25 Essential Life Lessons for a 25-Year-Old

by | Jan 13, 2023 | Health & Wellness | 1 comment

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Life Lessons from a 55-Year-Old Mom to a 25-Year-Old

In this blog post, I’d like to share twenty-five life lessons I’d love to tell my 25-year-old self if I could. Since I can’t, I’ll tell you. And hopefully, you can benefit from them.

Not all lessons may apply to you and that is perfectly ok. This is like the little plate at the cash register – Take a penny. Leave a penny. Use what would benefit you.

First 5 Life Lessons

1. Laugh daily. It is so healthy to get a good laugh, and today it’s so easy with YouTube, Shorts, etc. The other day I cracked up at the jokes in Reader’s Digest.

2. You have time. I see so many young college students eager to be done and out in the world of work. Enjoy your time in college. If you really want a higher college degree, go for it. It will be harder to get once you begin working and start a family. Savor the free time you can get. You will have a lifetime to begin work.

3. Stay healthy. Walk more, drive less. Read more, watch less. Drink more water. Take care of your teeth by brushing them twice a day. When you lose those babies, that’s it! It’s a lot harder to lose weight than to keep it off. Work on staying close to your ideal weight. Stretch your muscles daily. Develop a skincare routine.

4. Spend time with your grandparents. They have so much to teach you before they are gone. Give them a chance. You will not regret it. Learn about their childhood. Oh, the stories you will tell the next generation about them!

5. Don’t Sweat the Small Stuff. Yes, that’s the title of a trendy book, but it is so true. Life is too precious to spend on the things that in the end, mean very little if anything at all.

Let’s Continue…

6. If you have children, enjoy these early years with them. Take time off work when you can to attend their games. Snuggle and read a book with them. They don’t care about your work, your status, or your position. They care about how you make them feel when they are with you. Make that time, however little or much, matter.

7. No one in the world will love you like your parents. Their love is beyond compare. I say that as a mom of two. Most parents do the best they can. Hindsight is 20/20. Are there things I wish I would have done better? Definitely! Did I do the best I could with the knowledge I had at the time? Definitely! Give your parents a break! (If you grew up in an abusive household, this clearly does not apply to you! I’m sorry for your upbringing and wish you healing.)

8. Choose traditions that you like and keep them alive. They will bring you comfort and joy as the years pass by.

9. Not everyone who you consider your friend truly is one. (This applies to family members, too.) Learn to distinguish true friendship from acquaintances. You will be much happier if you figure this out sooner rather than later.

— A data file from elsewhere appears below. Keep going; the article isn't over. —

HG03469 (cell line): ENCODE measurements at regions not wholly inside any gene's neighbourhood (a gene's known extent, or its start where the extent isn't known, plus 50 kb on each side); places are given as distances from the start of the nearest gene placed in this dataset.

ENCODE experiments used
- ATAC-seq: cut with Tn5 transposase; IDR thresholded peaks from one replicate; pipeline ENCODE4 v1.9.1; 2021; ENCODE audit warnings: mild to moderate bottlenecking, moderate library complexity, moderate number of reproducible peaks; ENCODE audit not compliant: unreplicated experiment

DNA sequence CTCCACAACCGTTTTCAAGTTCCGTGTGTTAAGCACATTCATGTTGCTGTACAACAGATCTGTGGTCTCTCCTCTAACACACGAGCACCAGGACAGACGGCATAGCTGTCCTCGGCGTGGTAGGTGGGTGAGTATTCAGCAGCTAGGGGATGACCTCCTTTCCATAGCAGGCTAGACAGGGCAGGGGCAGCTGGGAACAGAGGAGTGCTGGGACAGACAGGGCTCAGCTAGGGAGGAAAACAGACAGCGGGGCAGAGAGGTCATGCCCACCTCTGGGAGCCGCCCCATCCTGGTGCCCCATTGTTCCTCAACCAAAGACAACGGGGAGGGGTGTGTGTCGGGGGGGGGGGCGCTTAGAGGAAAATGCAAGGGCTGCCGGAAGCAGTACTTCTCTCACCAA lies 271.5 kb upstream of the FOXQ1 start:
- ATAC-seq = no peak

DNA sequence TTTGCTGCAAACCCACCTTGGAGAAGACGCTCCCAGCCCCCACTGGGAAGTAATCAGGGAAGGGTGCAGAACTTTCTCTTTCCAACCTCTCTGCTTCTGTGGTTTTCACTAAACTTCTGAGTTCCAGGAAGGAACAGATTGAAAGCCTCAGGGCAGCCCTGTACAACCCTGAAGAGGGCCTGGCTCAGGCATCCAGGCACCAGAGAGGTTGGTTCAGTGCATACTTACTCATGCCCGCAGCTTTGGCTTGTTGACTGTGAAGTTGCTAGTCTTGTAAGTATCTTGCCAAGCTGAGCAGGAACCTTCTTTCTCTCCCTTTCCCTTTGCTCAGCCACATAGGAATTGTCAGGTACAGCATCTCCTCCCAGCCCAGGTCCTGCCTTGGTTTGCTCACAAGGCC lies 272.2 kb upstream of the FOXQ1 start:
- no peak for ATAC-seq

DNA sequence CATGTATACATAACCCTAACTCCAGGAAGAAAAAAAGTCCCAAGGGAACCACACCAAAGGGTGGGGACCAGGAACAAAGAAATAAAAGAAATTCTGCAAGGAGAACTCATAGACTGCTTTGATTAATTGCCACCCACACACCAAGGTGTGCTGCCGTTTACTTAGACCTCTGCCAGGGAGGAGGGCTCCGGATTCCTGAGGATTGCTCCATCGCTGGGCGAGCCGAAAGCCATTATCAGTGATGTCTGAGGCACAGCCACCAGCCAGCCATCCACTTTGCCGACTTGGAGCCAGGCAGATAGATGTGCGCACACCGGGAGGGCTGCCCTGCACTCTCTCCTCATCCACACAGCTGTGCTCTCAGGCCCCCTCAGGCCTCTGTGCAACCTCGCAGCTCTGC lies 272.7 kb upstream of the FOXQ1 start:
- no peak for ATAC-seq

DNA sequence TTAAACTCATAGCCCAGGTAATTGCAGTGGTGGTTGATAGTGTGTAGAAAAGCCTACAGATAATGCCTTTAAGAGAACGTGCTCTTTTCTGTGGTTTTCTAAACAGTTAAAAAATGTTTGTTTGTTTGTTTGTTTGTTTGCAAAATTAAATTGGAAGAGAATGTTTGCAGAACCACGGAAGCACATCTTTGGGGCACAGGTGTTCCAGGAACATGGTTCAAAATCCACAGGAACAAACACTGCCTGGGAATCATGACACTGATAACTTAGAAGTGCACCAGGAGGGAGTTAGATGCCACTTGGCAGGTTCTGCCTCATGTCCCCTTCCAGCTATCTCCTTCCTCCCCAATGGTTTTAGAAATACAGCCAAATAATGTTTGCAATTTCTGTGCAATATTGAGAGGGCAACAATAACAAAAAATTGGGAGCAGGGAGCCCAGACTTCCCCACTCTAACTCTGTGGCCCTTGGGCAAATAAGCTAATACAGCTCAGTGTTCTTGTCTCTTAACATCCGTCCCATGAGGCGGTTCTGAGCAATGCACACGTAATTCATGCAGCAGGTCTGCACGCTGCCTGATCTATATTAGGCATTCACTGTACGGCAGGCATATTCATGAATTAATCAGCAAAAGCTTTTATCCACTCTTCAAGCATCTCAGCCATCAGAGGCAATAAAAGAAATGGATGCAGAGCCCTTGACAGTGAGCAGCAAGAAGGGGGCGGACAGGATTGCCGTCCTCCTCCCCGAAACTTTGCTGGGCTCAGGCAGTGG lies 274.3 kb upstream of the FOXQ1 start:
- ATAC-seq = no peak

10. Practice your faith. You don’t have to be Mother Theresa or the Pope, but establish a relationship with God. However, that may look to you. Maybe it’s a 5-5-5 practice (5 minutes of Scripture, 5 minutes of prayer, 5 minutes of journaling). Maybe it’s listening to the Bible In a Year podcast on your way to work or school, using a Scripture and Prayer Journal, or attending Sunday worship. Whichever way you can, build your relationship with God. He’s always waiting for you with open arms.

Next Ten Life Lessons

11. Surround yourself with a community of believers. This one goes hand-in-hand with the one above. In order to keep and grow in your faith, it is important that you surround yourself with people who share your faith and who can guide you. You will develop and grow like the people you surround yourself with. Choose wisely.

12. Go out with friends and family rather than via virtual or text messages whenever you can. There is nothing like spending some quality face time with people you love. (And maybe put your cell phone away during this time so you can enjoy it.)

13. Build good habits. Want to learn about building and living good habits? Read Atomic Habits by James Clear. What a great book!

14. Start saving. Create an Emergency Fund for yourself, but also a fund for something you would enjoy, like traveling. When you are older, you will have a lot more time on your hands and less money. Start saving now. Build your 401K fund. If your employer matches, then save at least the employer match amount. If you don’t, you are leaving money on the table.

15. Get a hobby or learn a sport. It will keep you active and engaged with the outside world. If it can be a group thing, even better.

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Enjoying So Far? I hope so. Let’s continue.

16. Stay in touch with your high school and/or college friends. I lost touch with most of my college friends until Facebook made an appearance. When I got on Facebook, I was able to find and stay in touch with both high school and college friends. I remember how amazed I was that I could keep in touch with them.